“My team has already started working on this plan, which I am hoping to have completed in draft by the end of May.

“The marina developer has accepted all of the recommendations of my review which again demonstrates to me their commitment to protecting the existing penguins at Kennedy Point, both during construction and beyond.

“In the interim, prior to the revised plan being completed and consultation being undertaken with Council, DOC and mana whenua, I am comfortable with general construction work taking place at the site. This includes the planned works involving the temporary removal of rocks below the tide line at the foot of the seawall. I will be on-site and will carry out a detailed inspection prior to any work taking place on the breakwater wall.

“If kororā return after nightfall during the period when rocks have been temporarily removed, based on my experience, I am confident that they will go to neighbouring rocks within the remaining 95% of the artificial breakwater wall.”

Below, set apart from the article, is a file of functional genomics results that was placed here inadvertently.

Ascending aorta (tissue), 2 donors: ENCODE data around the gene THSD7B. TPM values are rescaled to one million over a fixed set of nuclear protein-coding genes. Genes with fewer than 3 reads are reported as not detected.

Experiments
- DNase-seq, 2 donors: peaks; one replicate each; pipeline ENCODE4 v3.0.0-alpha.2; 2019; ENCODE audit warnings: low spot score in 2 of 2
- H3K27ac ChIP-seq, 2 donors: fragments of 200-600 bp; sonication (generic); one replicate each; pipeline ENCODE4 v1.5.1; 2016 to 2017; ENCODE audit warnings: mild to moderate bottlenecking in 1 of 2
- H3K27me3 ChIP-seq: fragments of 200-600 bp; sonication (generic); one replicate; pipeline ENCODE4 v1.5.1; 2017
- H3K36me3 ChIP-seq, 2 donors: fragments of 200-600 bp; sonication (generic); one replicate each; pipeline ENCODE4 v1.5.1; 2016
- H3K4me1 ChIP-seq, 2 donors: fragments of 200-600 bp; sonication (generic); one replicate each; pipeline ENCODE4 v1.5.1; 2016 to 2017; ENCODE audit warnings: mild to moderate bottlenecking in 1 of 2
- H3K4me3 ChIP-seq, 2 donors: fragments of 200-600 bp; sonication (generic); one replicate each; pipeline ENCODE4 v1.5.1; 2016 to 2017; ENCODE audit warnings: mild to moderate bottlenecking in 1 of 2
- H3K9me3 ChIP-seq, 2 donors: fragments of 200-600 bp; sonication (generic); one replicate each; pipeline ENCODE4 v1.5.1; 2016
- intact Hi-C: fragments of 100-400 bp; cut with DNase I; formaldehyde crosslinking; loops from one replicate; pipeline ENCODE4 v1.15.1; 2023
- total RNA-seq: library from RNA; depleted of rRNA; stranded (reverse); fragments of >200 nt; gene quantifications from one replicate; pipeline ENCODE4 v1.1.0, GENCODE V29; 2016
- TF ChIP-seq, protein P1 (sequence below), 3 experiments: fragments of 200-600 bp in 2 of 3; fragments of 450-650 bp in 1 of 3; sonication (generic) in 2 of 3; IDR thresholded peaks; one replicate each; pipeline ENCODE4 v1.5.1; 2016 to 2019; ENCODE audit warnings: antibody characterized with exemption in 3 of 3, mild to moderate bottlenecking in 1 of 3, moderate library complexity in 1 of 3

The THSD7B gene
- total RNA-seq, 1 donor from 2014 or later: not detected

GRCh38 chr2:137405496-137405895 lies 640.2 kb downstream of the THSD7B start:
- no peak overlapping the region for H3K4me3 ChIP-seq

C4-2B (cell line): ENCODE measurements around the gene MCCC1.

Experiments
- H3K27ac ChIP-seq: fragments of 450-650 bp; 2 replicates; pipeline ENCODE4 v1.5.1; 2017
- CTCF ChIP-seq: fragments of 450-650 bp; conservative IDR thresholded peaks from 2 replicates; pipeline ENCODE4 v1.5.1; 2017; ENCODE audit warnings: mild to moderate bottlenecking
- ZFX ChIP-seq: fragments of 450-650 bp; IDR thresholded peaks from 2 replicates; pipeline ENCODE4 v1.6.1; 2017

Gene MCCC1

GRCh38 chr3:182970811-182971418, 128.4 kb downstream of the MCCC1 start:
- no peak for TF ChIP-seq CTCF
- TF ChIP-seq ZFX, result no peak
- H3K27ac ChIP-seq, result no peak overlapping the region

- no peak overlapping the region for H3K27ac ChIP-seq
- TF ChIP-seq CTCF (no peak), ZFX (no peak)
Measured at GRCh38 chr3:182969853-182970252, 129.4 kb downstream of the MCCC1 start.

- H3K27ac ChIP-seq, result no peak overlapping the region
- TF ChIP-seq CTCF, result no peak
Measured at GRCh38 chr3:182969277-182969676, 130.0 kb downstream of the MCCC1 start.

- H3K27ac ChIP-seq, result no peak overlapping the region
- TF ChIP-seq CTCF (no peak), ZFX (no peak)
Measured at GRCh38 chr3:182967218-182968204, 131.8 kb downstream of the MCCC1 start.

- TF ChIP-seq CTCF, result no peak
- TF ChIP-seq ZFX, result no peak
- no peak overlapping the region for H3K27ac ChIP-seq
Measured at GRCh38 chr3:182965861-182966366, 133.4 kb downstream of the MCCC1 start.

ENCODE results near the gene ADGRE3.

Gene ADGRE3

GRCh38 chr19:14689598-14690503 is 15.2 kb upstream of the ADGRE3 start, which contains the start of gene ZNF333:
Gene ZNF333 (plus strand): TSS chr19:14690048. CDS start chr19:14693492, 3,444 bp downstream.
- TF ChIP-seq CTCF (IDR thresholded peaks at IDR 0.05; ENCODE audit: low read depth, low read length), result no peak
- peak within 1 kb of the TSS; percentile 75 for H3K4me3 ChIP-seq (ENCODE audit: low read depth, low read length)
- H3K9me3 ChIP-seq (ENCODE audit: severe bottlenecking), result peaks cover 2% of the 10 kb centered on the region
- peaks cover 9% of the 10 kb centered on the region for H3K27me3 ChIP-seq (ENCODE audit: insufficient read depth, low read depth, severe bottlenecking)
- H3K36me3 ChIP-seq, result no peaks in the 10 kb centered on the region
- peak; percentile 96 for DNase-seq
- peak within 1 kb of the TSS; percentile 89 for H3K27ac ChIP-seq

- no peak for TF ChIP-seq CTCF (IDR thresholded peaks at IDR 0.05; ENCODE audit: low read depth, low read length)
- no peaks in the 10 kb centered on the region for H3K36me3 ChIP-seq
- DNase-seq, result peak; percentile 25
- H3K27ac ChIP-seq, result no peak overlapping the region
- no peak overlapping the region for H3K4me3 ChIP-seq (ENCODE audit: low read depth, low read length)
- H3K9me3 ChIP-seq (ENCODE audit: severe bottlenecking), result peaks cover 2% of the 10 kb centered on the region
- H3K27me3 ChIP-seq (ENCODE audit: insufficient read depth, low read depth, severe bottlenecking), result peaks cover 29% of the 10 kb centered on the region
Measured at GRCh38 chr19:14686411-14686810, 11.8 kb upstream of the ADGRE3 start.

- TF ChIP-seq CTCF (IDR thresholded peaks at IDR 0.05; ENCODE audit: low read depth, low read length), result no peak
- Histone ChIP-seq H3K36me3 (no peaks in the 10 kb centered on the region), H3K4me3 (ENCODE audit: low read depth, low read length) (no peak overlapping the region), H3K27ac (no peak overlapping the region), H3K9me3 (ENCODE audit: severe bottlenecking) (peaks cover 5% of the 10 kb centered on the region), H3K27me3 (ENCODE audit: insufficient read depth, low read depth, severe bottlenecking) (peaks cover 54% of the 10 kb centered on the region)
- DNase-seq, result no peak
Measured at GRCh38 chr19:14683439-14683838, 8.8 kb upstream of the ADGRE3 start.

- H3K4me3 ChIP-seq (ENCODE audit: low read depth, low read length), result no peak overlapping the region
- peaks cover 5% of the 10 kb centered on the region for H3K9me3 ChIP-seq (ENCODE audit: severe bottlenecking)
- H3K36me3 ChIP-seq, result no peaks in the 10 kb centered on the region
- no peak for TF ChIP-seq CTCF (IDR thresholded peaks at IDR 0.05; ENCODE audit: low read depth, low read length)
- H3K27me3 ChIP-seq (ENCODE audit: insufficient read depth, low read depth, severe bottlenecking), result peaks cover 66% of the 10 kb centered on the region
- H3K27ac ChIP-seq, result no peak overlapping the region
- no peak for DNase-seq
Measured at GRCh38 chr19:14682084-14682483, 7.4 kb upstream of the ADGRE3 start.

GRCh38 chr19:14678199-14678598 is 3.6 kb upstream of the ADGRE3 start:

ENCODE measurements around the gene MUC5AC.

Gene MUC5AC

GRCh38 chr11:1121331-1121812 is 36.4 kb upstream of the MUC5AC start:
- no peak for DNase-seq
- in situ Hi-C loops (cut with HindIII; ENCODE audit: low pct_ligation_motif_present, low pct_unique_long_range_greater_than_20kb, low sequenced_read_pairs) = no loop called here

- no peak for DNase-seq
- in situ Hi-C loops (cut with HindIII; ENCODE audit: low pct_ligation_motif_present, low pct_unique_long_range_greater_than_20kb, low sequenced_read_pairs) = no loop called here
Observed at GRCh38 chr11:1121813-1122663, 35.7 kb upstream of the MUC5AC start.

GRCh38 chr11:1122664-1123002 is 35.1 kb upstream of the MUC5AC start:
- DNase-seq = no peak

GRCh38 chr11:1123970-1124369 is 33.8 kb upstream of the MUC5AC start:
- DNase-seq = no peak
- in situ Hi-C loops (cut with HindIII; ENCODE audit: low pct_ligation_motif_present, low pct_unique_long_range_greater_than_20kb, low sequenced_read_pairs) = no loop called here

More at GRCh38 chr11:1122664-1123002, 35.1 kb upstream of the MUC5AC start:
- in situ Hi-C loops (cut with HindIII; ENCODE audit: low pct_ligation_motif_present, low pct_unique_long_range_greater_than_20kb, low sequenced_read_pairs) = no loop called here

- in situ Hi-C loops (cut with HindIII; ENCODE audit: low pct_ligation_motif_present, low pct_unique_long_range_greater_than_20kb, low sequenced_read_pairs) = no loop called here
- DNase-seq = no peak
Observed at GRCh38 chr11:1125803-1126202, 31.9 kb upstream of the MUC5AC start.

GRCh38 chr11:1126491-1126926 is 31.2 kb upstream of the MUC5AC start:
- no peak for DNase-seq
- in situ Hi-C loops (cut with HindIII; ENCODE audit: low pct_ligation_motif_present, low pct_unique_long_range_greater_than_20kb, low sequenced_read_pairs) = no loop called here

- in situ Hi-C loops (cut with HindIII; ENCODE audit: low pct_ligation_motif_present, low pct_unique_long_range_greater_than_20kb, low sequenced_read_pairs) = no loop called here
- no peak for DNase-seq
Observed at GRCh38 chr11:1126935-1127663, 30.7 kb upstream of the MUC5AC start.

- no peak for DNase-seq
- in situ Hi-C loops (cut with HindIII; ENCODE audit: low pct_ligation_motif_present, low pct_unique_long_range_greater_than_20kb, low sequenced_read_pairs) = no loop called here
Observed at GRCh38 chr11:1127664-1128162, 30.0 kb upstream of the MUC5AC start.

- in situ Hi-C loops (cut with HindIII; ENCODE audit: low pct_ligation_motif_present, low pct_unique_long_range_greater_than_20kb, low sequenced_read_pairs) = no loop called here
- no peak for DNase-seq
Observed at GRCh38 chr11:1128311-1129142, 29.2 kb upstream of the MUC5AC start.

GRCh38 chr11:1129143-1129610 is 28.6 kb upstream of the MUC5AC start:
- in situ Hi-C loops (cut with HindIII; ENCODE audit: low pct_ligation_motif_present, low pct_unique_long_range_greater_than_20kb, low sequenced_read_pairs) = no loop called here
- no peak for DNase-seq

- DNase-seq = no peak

Kennedy Point Marina, Project Director, Tony Mair says of Dr Bull’s review findings;

“The Marina project team welcomes Dr Bull’s review and input. This is about more than simply meeting our consent conditions. Our team care about the penguins too and we are committed to ensuring that they are not only protected during construction but are looked after long-term. We will be guided by Dr Bull and her team as to how best to do this.”

Dr Bull’s recommendations include;

· Tightening up of specific evaluation, metrics, and timelines with respect to monitoring of kororā / little blue penguins during construction so that monitoring goals are more transparent and measurable.

· Prepare a focussed monitoring and construction management plan to better integrate both management and monitoring of kororā / little blue penguins during construction with a view to going beyond the existing consent requirements. This will include specific management and monitoring for each stage of the penguin annual cycle.